A notepad and Sharpie pen with a list of things on it such as hobby, groceries, clothing. It is being used to count purchases.


Don’t over-complicate, especially if you’re doing this manually. Pen and paper are fine. You’re looking for those non-essential categories you tend to drop big bucks in.

“Big bucks” is totally subjective. It might be ten quid for one person, one hundred euros for another, or anything in between, or lower, or higher. You’re not tallying anything up here. You’re just focusing on your spending categories to get a feel for where you spend.

On your pad, make a note of the main categories you see on your statements, e.g. subscriptions, eating out/takeaway, travel, home decor, clothing, automotive, etc. and simply make a tick for every major expense in the respective category.

This method will obviously not give you any total annual spending sums, but you don’t need to know those to do a low-buy year. You really just need to make sure you have a solid understanding of the biggest areas you spend your money in. Once you do, you can move onto the next step.

Identify Spending Categories to Cut Back In

Once you have an overview of what you spend money on, weed out the essential from the non-essential spending categories. Of course, in the area of essential spending there are often also savings to be had. That is, however, perhaps an exercise best left for a rainy day when you can hunt around for more attractive car insurance premiums, for example, or figure out why your grocery bill has exploded. Really focusing on the non-essentials is how to do the low buy year. Be honest with yourself, and keep it realistic.

Now take the areas of discretionary spending you pinpointed in the above step with the help of your statements or software, and have a hard look at them. Which of these areas can you cut back in, or eliminate entirely for a time? Write down these categories.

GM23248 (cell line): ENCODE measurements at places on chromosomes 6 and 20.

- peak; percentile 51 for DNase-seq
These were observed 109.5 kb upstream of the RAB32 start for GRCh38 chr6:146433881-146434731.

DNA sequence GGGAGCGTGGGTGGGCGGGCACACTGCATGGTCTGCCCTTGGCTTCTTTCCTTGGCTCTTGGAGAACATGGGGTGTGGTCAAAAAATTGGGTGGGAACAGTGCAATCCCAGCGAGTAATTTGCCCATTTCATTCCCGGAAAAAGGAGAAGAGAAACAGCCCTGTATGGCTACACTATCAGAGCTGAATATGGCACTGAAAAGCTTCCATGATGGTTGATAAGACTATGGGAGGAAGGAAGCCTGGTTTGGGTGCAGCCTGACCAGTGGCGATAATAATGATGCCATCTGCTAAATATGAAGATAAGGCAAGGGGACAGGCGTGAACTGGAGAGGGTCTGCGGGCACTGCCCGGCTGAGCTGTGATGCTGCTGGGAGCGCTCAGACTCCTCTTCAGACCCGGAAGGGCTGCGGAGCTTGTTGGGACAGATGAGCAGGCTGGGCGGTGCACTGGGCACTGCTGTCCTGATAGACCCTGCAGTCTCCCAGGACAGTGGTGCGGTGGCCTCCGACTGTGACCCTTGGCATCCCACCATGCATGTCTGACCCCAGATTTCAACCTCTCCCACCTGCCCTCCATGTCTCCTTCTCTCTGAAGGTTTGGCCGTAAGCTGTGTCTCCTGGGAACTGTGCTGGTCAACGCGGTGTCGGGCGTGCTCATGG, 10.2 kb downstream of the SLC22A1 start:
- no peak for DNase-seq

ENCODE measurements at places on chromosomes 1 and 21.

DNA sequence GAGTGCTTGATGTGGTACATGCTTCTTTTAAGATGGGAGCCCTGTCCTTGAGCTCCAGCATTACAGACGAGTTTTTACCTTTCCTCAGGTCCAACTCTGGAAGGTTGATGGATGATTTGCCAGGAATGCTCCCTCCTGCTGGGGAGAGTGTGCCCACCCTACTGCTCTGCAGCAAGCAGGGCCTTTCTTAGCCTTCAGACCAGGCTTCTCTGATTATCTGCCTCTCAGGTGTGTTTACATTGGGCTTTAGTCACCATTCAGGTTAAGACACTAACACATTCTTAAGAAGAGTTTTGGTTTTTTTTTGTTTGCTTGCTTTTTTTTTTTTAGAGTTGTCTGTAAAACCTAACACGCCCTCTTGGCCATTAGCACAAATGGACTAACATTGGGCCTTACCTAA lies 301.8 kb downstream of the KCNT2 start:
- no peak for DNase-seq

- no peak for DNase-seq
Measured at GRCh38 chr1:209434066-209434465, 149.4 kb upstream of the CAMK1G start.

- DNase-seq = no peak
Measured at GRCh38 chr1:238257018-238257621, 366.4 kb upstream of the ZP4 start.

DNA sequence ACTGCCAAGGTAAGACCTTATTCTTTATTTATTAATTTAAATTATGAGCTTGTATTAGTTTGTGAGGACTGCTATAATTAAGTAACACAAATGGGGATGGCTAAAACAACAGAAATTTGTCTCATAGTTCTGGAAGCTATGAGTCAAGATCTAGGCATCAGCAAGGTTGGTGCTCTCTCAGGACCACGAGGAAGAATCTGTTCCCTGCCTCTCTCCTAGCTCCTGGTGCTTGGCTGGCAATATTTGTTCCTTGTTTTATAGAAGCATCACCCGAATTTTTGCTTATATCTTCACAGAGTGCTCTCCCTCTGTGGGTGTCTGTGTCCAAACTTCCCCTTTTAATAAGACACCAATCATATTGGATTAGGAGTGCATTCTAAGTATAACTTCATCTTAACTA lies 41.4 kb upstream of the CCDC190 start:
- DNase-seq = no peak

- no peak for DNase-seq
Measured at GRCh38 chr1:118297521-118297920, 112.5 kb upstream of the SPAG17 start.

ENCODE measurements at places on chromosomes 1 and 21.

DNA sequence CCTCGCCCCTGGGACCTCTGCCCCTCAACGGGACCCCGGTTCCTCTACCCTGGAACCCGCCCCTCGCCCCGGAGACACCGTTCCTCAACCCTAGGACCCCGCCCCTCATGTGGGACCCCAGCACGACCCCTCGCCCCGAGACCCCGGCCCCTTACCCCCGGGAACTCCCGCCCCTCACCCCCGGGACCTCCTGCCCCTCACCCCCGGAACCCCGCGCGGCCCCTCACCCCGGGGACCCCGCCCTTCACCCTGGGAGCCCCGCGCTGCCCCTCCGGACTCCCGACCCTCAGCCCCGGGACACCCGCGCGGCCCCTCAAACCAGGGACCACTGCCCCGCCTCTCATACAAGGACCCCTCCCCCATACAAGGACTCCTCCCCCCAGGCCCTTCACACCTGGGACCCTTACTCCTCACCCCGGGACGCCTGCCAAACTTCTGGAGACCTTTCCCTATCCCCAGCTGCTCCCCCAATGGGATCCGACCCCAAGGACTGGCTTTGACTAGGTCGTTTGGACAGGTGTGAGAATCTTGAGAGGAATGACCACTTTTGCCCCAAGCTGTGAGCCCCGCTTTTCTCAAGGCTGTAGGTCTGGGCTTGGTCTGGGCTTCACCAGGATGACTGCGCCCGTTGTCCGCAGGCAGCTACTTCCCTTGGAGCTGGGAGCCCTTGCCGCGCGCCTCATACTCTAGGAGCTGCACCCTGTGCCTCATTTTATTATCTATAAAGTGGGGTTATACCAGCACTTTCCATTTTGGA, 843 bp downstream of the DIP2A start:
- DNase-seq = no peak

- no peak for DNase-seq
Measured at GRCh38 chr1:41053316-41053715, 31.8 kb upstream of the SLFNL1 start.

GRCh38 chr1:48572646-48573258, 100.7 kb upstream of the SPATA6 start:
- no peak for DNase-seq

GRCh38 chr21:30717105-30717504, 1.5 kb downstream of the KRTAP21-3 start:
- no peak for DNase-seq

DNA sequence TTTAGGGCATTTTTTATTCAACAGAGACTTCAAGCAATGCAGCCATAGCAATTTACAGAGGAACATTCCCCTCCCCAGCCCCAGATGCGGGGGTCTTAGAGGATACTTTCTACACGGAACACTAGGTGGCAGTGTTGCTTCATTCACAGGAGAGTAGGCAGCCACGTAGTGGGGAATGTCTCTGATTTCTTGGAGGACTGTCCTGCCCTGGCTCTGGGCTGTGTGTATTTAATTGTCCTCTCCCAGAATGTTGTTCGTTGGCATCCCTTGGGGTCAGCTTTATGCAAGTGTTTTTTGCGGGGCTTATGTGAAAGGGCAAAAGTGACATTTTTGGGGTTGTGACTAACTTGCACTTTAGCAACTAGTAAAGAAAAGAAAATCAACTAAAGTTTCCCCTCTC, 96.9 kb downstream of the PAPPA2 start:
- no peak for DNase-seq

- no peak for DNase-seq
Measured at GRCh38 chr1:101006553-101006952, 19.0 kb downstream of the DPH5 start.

Mine were fashion, cosmetics, and eating out. Yours might be carshare rentals, decorating, and wellness spas. Or hobbies, gifts, and fitness clubs. Whatever they might be, write them down on your pad once you’ve identified them.

Evaluate Future Costs

Now that you’ve assessed your spending and identified your non-essential spending categories, have a look at what you’ve written down. Do any of these categories potentially contain any upcoming future costs?

Perhaps an annual membership fee for a club you’re in will soon be due. Maybe your favourite pair of running shoes is going to need to be replaced in the autumn, and they cost an arm and a leg. Or your car will need to have it’s regular inspection done. You might realise that you have some redundant annual subscriptions coming up. Or that you’re invited to a huge wedding in September you’ll need to get a fancy gift for.

Some of these future costs might be avoidable. Now is a great time to check for redundancies, things you no longer use such as old software subscriptions, or stuff you’ve lost interest in like a tap dancing class you keep forgetting to cancel.

You could also start keeping your eyes peeled for sales and offers if you know you definitely have an item you’ll need to replace later this year, or a gift to shop for. For all the other extra future costs, doing this review will simply help you mentally and financially prepare for them. You can prepare rules around these expenditures as part of the next step.

How to Define Your Rules for a Low Buy Year

Creating rules for how to do your low-buy year is your next essential step. Your rules are for you only, and you want to keep them concise, yet simple. This way they’ll become ingrained very quickly and you’ll adhere to them as if they were second nature.

Take your notepad where you wrote down your major non-essential spending categories. Have a look again at what those were. Which ones can you trim your spending down in? Or even completely stop spending in?